A reminder about about the Acrobat reader vulnerability we blogged about several times recently (http://www.eset.com/threat-center/blog/?p=593, http://www.eset.com/threat-center/blog/?p=579, http://www.eset.com/threat-center/blog/?p=572).

Remember I said "As we’ve said previously, disabling JavaScript, while it doesn’t address the underlying vulnerability, stops known exploits from working properly"?

Predictably, there are now known exploits that don’t use the JavaScript heap spray trick. While I’m not aware right now of such an exploit "in the wild", it’s likely that someone will rectify – wrongify? – that. So while there’s still no reason for most of us to have JavaScript activated in Acrobat Reader, and while disabling it will protect against some known exploits, it hasn’t eliminated the risk from the original vulnerability.

Obviously, we suggest that you keep an eye open for the release of the updates appropriate to your version of Acrobat and/or Acrobat Reader. Adobe say that a patch will be released for version 9 by March 11th, and for versions 7 and 8 by March 18th. They’ve also made further information available here.  Given that PDFs are a frequent target for malicious exploitation, you might want to sign up for Adobe’s security advisory alert service. And, as always, be aware that you might be offered "patches" from other sources that are actually malicious programs!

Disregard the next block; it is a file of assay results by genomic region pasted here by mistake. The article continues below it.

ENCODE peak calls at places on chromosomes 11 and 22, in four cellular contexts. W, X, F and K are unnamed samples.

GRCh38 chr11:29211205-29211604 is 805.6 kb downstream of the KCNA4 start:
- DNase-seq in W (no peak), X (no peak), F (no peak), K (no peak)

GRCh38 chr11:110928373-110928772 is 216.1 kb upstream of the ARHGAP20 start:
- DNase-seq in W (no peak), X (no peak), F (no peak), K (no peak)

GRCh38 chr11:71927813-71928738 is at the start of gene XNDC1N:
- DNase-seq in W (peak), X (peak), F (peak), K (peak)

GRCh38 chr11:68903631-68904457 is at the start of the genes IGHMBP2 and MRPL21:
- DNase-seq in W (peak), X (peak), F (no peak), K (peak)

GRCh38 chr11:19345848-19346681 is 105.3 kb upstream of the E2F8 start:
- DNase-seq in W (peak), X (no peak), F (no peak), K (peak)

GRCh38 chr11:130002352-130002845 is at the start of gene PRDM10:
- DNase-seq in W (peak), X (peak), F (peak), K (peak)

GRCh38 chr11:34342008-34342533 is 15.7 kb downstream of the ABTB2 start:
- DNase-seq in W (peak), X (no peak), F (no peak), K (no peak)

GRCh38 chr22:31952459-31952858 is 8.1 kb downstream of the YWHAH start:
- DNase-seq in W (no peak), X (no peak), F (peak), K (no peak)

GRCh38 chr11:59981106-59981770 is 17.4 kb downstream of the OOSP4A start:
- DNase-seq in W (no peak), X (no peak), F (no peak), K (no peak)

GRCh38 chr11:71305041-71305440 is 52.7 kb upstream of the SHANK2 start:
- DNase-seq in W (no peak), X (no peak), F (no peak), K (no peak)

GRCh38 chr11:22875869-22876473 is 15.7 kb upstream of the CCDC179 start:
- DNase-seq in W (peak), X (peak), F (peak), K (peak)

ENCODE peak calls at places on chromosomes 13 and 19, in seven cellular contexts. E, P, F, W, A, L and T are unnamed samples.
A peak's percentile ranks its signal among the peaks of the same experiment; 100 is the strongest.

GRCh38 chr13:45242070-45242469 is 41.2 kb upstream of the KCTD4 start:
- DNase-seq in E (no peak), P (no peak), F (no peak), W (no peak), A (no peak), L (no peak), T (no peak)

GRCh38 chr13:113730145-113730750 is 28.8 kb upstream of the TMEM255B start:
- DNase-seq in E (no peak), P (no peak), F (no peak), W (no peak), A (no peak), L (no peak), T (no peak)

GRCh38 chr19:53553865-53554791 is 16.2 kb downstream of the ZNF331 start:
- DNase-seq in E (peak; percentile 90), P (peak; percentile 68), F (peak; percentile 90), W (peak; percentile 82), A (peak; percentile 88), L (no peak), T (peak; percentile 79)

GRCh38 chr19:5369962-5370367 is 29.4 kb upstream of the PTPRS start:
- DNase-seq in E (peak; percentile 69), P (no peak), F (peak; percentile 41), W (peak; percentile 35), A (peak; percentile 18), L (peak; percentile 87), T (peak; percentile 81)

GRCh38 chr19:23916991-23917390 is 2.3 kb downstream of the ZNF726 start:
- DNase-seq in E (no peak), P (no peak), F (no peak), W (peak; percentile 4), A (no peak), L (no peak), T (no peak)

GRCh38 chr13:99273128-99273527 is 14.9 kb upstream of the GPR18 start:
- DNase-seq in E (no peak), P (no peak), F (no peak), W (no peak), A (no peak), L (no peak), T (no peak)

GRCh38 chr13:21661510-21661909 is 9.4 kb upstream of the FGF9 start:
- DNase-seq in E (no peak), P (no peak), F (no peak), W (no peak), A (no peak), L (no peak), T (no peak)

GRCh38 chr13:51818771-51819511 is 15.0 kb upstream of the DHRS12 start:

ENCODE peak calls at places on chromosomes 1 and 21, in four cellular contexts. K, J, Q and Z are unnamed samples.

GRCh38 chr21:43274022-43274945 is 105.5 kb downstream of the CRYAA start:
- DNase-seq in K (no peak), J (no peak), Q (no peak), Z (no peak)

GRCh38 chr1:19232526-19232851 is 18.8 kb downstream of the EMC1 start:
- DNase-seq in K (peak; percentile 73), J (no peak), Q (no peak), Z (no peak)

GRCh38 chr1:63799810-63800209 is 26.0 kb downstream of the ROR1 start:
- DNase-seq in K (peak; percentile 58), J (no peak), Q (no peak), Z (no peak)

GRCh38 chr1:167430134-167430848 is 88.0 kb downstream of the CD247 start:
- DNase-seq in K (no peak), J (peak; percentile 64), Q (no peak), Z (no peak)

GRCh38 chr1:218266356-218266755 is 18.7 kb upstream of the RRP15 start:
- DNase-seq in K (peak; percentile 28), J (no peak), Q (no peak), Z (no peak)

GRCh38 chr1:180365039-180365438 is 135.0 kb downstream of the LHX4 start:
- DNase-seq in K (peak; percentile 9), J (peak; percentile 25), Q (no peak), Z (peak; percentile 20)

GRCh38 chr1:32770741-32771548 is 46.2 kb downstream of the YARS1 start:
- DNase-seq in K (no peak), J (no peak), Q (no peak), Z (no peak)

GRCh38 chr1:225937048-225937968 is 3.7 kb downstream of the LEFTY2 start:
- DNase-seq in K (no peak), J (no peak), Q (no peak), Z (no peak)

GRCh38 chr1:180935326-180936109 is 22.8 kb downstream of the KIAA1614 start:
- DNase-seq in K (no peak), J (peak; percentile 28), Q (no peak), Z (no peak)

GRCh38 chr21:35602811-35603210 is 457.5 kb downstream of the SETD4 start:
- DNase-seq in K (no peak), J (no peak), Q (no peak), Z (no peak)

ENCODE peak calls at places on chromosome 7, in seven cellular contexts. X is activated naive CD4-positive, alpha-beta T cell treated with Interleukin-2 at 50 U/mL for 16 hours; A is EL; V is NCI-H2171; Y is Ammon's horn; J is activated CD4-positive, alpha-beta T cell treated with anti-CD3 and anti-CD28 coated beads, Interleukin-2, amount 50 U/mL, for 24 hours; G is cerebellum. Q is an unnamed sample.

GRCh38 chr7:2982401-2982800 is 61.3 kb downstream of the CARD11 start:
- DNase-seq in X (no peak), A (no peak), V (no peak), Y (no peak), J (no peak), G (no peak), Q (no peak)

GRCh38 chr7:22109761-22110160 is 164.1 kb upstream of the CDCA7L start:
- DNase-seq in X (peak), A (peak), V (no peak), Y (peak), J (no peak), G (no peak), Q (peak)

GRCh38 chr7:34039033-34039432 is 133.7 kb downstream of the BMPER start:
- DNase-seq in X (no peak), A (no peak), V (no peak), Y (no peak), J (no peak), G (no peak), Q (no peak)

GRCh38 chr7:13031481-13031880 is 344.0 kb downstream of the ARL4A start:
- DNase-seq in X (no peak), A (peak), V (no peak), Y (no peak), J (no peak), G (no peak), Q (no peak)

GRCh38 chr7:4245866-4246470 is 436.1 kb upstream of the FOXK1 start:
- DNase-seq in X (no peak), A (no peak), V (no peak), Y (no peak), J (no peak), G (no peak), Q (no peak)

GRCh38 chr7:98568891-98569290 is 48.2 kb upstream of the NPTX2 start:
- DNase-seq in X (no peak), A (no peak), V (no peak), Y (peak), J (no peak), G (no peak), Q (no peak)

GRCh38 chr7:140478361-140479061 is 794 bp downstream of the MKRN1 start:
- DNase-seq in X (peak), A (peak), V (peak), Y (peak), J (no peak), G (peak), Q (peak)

In the meantime, though, the best protection available is to be aware of the danger from targeted attacks: treat unexpected PDF (and other)documents, even from people known to you, as potentially/possibly malicious. Even when this particular vulnerability (and the Excel vulnerability that’s also been making waves) has been patched, there will be other attempts to use "harmless" document formats as a means of compromising systems.

Director of Malware Intelligence

Author David Harley, ESET

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